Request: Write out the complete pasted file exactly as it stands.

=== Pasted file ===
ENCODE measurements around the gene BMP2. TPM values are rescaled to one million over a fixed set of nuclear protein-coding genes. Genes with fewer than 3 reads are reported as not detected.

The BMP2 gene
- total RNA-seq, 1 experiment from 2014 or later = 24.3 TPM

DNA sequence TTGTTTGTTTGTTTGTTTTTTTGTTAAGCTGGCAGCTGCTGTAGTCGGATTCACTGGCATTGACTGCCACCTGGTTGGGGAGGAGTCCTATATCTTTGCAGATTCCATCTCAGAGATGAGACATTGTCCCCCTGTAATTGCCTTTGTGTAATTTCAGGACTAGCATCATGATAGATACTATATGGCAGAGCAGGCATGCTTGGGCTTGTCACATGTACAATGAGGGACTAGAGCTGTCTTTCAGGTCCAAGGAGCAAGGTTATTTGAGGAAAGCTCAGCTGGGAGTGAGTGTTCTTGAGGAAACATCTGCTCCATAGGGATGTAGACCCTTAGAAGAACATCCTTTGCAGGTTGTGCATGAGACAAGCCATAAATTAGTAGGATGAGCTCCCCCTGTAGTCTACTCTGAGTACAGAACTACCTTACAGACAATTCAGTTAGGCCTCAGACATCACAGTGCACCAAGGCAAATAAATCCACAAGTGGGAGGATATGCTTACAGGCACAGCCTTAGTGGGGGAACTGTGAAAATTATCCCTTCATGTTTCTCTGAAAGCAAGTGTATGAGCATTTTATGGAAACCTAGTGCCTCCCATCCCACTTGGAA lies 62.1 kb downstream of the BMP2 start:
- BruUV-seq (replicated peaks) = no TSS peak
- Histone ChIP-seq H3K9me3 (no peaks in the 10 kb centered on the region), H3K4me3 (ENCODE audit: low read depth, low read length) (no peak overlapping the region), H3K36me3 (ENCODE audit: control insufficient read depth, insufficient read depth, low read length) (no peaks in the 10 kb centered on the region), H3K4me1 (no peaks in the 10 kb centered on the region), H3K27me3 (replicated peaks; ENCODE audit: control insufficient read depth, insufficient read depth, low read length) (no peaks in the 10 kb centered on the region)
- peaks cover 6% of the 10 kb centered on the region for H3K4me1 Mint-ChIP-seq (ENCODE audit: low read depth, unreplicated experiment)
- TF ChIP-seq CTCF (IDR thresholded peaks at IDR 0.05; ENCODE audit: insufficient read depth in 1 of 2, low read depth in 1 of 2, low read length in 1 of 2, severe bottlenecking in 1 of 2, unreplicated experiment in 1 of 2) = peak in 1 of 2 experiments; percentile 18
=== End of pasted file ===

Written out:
ENCODE measurements around the gene BMP2. TPM values are rescaled to one million over a fixed set of nuclear protein-coding genes. Genes with fewer than 3 reads are reported as not detected.

The BMP2 gene
- total RNA-seq, 1 experiment from 2014 or later = 24.3 TPM

DNA sequence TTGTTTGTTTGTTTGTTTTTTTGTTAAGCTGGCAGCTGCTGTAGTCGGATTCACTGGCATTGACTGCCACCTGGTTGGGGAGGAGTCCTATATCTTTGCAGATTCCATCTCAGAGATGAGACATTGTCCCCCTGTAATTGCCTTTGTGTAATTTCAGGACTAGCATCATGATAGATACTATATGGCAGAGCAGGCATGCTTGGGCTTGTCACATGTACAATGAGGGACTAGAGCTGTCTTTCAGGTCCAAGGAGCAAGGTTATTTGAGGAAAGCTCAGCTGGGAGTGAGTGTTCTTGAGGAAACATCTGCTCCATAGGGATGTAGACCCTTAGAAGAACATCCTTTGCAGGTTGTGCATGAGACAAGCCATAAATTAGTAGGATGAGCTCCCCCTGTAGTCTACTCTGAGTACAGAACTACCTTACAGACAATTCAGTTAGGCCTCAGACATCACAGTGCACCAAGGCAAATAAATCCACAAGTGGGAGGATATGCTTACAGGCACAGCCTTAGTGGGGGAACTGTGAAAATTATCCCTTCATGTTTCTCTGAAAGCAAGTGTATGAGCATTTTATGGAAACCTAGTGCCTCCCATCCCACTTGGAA lies 62.1 kb downstream of the BMP2 start:
- BruUV-seq (replicated peaks) = no TSS peak
- Histone ChIP-seq H3K9me3 (no peaks in the 10 kb centered on the region), H3K4me3 (ENCODE audit: low read depth, low read length) (no peak overlapping the region), H3K36me3 (ENCODE audit: control insufficient read depth, insufficient read depth, low read length) (no peaks in the 10 kb centered on the region), H3K4me1 (no peaks in the 10 kb centered on the region), H3K27me3 (replicated peaks; ENCODE audit: control insufficient read depth, insufficient read depth, low read length) (no peaks in the 10 kb centered on the region)
- peaks cover 6% of the 10 kb centered on the region for H3K4me1 Mint-ChIP-seq (ENCODE audit: low read depth, unreplicated experiment)
- TF ChIP-seq CTCF (IDR thresholded peaks at IDR 0.05; ENCODE audit: insufficient read depth in 1 of 2, low read depth in 1 of 2, low read length in 1 of 2, severe bottlenecking in 1 of 2, unreplicated experiment in 1 of 2) = peak in 1 of 2 experiments; percentile 18